• Speaking of balance, the point system is really useful to creating characters that are appropriate for the balance of the game. Starting point values are given for low, standard, and high powered games. There’s also a table that set maximum characteristic and ability values based on the total point level of the characters. For example, a “standard” campaign starts with 150 point characters. Based on that 150 points, there is a maximum value a power can have. Because of the mechanics of powers, it would be a lot harder to create a power-gaming abomination like you might in Champions. So the point system looks very effective for maintaining game balance.
  • Initially I thought this game didn’t really cover skills.  It doesn’t have anything called “skills”, but there is a Knowledge ability that can be assigned to specific kinds of knowledge or tasks. Science knowledge, acrobatic tasks, etc. It isn’t as well developed as some systems, but after looking it over I don’t consider it a massive problem.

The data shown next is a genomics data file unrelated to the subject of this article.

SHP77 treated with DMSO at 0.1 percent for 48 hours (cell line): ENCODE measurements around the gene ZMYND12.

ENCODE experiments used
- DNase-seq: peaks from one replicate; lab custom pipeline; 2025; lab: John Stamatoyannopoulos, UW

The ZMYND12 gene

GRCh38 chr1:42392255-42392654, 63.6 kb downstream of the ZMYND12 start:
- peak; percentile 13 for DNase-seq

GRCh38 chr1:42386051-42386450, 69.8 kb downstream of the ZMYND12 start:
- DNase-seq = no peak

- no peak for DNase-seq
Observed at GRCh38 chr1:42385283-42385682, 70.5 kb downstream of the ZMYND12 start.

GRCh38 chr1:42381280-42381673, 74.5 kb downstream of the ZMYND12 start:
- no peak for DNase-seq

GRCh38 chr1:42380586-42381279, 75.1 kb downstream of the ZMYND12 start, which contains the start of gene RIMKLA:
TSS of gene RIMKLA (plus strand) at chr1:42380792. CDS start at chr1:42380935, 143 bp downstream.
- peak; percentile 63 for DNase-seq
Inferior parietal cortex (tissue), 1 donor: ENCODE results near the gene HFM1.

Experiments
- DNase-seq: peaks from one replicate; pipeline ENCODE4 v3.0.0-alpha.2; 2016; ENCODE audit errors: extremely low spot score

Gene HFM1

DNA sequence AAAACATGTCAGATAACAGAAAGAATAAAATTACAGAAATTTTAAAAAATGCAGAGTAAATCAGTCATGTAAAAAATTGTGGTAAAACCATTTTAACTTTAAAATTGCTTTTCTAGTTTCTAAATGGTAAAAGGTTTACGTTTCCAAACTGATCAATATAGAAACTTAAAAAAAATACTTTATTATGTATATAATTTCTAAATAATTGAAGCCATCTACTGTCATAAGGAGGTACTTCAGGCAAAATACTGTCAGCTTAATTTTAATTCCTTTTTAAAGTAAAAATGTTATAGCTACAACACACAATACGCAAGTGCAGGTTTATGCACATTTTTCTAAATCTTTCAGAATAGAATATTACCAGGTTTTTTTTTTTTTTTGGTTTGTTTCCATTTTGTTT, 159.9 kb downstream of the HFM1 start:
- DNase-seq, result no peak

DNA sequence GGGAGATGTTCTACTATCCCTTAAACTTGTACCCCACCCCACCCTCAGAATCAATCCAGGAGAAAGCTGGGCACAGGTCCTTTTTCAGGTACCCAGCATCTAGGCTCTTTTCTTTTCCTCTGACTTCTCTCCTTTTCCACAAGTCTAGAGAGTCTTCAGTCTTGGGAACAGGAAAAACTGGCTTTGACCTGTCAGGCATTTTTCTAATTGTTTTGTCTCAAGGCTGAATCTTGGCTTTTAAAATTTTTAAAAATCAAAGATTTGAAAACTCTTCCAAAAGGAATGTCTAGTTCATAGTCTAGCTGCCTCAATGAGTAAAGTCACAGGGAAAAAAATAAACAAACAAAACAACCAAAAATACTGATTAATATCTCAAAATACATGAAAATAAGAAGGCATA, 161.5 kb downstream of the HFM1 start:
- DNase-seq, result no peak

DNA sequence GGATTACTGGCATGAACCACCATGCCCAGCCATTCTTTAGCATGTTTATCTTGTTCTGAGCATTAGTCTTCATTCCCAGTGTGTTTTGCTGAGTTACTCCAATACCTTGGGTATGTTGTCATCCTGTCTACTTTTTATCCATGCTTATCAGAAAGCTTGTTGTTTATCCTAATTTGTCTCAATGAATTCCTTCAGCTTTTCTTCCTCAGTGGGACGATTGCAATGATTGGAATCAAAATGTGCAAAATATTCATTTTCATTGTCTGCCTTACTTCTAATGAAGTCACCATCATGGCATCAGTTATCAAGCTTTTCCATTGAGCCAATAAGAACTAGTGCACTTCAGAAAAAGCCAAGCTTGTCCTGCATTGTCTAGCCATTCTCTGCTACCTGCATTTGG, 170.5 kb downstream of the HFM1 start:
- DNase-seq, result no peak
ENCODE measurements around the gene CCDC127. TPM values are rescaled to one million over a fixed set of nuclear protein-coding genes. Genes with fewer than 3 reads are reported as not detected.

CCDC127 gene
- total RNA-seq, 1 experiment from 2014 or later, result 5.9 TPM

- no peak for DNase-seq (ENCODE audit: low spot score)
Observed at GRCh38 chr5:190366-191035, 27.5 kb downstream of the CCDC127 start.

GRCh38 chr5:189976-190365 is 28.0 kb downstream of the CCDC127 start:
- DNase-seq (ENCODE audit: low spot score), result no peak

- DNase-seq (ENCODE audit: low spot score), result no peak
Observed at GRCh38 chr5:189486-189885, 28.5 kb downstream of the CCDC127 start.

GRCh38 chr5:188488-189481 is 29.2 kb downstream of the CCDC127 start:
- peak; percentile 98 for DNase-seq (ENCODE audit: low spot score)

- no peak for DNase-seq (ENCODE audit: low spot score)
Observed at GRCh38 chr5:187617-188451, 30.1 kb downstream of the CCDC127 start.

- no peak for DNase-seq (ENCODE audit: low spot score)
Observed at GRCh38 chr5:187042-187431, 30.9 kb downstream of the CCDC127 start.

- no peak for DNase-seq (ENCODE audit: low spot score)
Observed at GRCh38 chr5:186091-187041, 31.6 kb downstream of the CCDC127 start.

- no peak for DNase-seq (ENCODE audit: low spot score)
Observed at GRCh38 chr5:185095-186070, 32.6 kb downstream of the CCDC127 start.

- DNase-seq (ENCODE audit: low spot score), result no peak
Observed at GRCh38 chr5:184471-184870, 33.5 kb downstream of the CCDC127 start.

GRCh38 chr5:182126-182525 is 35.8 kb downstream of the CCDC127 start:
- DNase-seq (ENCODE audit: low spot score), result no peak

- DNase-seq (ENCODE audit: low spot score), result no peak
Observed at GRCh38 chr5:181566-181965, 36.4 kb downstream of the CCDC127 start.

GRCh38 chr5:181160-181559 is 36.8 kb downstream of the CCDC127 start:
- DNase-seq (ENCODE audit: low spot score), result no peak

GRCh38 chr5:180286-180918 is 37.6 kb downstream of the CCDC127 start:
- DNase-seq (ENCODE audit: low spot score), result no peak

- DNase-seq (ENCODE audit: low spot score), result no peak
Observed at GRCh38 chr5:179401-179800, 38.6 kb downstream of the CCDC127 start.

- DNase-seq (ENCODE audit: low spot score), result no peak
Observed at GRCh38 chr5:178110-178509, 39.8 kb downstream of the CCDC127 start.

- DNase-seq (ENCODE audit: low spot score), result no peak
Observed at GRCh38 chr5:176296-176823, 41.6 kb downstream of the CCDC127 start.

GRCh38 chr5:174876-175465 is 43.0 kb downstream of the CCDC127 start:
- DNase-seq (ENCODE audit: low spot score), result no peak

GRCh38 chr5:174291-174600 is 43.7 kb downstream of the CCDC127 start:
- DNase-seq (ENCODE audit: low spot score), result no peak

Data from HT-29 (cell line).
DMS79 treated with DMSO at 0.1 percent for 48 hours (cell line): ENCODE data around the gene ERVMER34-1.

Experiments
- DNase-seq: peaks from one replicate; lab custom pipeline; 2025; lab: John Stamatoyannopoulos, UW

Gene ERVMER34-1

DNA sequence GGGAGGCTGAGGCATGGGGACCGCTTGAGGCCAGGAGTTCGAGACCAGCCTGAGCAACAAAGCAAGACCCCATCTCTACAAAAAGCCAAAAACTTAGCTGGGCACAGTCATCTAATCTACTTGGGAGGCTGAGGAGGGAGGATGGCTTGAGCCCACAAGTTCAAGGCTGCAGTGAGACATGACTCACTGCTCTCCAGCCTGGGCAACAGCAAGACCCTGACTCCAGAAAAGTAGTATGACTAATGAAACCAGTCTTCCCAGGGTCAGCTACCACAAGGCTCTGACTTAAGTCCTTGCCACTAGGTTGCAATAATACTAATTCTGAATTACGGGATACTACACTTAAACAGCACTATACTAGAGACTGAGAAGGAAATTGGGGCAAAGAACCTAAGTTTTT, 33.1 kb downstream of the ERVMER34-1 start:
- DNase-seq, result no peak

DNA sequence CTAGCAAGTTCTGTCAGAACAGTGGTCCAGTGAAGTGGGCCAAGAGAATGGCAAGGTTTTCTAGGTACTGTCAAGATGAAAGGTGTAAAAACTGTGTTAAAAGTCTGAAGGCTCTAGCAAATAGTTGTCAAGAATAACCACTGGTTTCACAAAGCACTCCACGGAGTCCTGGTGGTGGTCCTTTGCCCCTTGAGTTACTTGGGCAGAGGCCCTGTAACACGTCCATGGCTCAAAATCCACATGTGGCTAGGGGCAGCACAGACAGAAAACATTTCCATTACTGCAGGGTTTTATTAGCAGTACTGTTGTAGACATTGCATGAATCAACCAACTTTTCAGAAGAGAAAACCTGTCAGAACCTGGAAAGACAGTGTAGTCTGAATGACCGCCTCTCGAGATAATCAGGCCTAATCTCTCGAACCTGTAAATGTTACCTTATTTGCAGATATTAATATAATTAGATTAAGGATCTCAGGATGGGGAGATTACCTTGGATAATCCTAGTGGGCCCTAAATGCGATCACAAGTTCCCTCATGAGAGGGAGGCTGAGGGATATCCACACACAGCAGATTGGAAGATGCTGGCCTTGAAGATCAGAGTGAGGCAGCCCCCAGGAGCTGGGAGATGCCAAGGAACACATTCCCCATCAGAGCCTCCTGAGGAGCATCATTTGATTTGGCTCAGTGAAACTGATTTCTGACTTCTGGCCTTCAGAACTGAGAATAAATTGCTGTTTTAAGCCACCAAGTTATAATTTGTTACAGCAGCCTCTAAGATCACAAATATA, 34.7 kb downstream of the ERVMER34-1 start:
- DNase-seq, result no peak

• Martial arts. If you want to simulate detailed martials arts, this is not the game for you. It is all covered under the ability “Natural Weapondry.” Looking at this, some of the other abilities, and the various modifiers you can apply to abilities, I think you could design some different martial arts techniques. But the system doesn’t do it for you. Would be interesting to see what I can come up with.
  • If you ever played or read through older editions of V&V, you will recognize the imprint of Jeff Dee and Jack Herman. The book contains lots of background info on their game universe. It is very cool.  What I’m not seeing is a lot of character examples. That would be nice. You could easily take some of the characters from previous editions and convert them, but I’d like to see some supplements with characters for this system. All the characters from previous editions were incredibly cool. I’d like to see some new ones!
  • I found this site, which converts a lot of Marvel characters to this game system. There are a few things I think the guy got slightly wrong, but overall he did a great job writing up these characters. Check it out.